All basic rifle instruction—regardless of the source—should include some guidance on good trigger manipulation. My first formal lessons came during my pre-teen years at a summer camp run by Christian missionaries. We were simply taught to align our smallbore rifle sights on target and pull the triggers firmly when ready. That was it. We seldom drew the same rifle twice, each trigger was different and they were as far from “match grade” as they could be. Somehow, our coaches managed to keep us on target despite those challenges. I have learned both good and bad techniques over the past half-century and passed on those that worked best to family members, friends, students and beginning snipers. Yet, from time to time, I still have to “reset” my brain-to-finger relay in order to shoot my best.
I cannot remember what I was taught about trigger control during Army Basic Training, but it is a pretty good bet that I ignored the drill sergeants and continued the spasmodically heavy pull that came so naturally to my bad-habit-filled finger. That technique was not exactly conducive to great shooting, but it worked well enough for me to qualify on pop-up silhouettes out to 300 meters. That might sound mildly impressive until you consider that the targets measured roughly 39 inches tall by 19 inches wide and I knew exactly where they would come up each time. In hindsight it was not much of an accomplishment.
Later military training taught me that the best technique for pure accuracy was to focus on the front sight (or reticle) and slowly squeeze the trigger, letting the shot surprise me. Whether using a pistol, rifle or anti-tank weapon, this method only works well if you have the discipline and time required to actually let the shot surprise you.
I have a tendency to get impatient as I slowly apply more pressure to the trigger and end up rushing to the “break” that disengages the sear. That last bit of hard pull results in just enough rifle movement to push the shot a half to three-quarters of an inch from the rest of the group at 100 yards. The closer together the first few shots are, the more likely I am to mess one up by failing to be surprised. It is a brain problem so I usually just avoid this technique altogether.
Formal sniper training is where I learned to break my shots rapidly and as smoothly as possible. Speed is critical for snipers because conditions at the target can change in fractions of a second. Bad people move behind cover, non-combatants pop out of thin air and into the line of fire and wind conditions constantly change. Accurate range and wind calculations will not help if the changing conditions cause a miss due to the time it takes to break a clean, slow shot. Once the needed elevation is compensated for and a wind call is made, the shot has to break quickly.
The mechanics of the rapid/smooth pull method are pretty simple: Maintain a steady position that supports your natural point-of-aim and prevents rifle movement, center your sighting system over the intend-ed point-of-impact, control your breathing and pull the trigger briskly, smoothly and straight to the rear until the shot breaks. Then bring your sight(s) back on target to be ready for a follow-up shot, even if you know you will not make one. I have learned, re-learned and learned again over the years that whenever I deviate from this plan—either moving too slow or pushing too fast—I will blow it nine times out of 10. Conversely, when I trust the rapid/smooth pull method, my shots will be clean.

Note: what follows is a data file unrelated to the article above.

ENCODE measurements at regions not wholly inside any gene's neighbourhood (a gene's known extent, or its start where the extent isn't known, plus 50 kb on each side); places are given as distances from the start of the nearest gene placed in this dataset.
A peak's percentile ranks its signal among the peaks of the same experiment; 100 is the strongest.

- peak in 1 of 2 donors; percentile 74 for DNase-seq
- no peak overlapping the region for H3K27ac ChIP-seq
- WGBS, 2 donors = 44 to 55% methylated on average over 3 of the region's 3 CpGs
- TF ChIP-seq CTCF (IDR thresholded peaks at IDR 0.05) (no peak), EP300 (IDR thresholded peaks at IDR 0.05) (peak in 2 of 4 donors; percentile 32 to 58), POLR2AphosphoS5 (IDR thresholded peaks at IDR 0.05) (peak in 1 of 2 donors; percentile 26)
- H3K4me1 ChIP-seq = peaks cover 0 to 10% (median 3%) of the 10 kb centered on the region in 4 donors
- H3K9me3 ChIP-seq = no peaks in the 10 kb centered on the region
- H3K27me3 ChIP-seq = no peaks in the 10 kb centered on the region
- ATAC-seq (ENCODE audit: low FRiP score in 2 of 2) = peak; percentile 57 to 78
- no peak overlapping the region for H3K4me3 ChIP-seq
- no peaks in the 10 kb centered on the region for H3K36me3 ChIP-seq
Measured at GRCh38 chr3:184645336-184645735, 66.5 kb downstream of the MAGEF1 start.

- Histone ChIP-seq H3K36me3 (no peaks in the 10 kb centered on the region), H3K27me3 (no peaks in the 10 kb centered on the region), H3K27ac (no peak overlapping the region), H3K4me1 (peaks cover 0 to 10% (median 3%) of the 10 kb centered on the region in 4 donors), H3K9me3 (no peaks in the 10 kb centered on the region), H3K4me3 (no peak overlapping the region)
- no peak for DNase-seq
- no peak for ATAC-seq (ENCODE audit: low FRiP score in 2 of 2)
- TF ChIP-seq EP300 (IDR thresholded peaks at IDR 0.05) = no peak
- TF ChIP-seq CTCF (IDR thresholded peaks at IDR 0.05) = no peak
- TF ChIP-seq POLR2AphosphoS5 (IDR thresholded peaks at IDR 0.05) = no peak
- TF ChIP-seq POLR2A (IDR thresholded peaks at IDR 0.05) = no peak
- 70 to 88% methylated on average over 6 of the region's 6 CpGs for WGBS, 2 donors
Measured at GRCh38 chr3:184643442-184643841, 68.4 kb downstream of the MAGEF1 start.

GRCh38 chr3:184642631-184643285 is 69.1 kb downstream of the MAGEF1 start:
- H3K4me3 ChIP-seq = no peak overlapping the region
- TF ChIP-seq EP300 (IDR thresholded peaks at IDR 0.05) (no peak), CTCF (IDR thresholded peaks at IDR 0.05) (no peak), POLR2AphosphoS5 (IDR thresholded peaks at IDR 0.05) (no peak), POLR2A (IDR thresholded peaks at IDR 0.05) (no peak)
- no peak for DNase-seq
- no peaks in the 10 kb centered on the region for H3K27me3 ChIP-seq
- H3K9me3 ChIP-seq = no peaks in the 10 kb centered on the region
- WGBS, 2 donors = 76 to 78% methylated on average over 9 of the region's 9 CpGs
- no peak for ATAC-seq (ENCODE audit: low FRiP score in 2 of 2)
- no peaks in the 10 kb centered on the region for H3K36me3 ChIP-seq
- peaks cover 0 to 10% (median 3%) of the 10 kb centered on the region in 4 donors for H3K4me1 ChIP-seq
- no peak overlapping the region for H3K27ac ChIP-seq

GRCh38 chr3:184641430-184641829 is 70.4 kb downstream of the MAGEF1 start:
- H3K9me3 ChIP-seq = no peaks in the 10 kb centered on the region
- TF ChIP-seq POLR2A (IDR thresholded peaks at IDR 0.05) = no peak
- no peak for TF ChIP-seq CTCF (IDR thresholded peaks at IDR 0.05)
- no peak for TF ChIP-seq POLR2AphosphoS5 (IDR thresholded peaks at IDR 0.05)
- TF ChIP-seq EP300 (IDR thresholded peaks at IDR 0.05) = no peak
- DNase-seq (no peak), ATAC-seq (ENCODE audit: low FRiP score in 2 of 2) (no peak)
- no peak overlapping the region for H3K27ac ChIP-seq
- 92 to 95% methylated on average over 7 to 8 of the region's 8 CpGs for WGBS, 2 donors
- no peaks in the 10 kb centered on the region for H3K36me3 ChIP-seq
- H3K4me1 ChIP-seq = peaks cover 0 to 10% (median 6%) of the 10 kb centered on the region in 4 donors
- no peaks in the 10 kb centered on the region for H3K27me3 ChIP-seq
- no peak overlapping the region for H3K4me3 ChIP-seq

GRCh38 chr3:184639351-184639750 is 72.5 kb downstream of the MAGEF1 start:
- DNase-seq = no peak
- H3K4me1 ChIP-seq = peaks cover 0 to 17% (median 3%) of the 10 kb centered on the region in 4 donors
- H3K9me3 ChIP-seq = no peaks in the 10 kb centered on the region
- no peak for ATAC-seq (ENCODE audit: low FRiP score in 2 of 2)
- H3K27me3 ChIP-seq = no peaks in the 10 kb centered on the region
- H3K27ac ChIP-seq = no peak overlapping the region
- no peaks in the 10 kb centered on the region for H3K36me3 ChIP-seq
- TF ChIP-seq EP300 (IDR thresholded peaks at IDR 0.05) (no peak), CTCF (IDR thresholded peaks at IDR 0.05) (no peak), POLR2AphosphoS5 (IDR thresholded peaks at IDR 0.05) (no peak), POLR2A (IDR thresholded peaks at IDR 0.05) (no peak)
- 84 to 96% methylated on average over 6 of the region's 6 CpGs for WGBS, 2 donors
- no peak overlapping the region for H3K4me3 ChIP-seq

My work-related range time is spent firing five-shot groups for accuracy every week. Annually, that totals right around 11,500 rounds or approximately 2,300 individual groups fired in pursuit of precision. Embedded within those numbers are a bunch of bad shots, but the occasional really tight groups provide just enough motivation to keep me going in pursuit of the next five-shot fix.
One trick that always serves me well with magnified optics is to hyper-focus my eyes on the exact spot that I want to hit. Doing so disengages the “rush the shot” lever that runs directly from my brain to my trigger finger. This is similar to the high-speed-driving technique of only looking where you want to place the vehicle and never at things that you do not want to hit. Under stress and at high speeds, we tend to go precisely where we are looking. The same is true for precision shooting with optical sights. Keep your eyes on the bull as you pull.
A few years back, I wrote an April Fool’s Day column that made the case for four-shot groups. The premise was that I would appear to be a much better shooter and while it was meant to be tongue-in-cheek, my self-deprecating joke held more than a few grains of truth. Whenever I do blow a shot and have the luxury of time, I relax for a moment, clear the cobwebs from my head or sweat from my eyes and then go back to the rapid/smooth trigger pull that places my shots right back where they are supposed to be. If time is not on my side, I forget about the bad shot, knuckle down and quickly follow up with one that counts—possibly while uttering a few choice words of “encouragement” under my breath.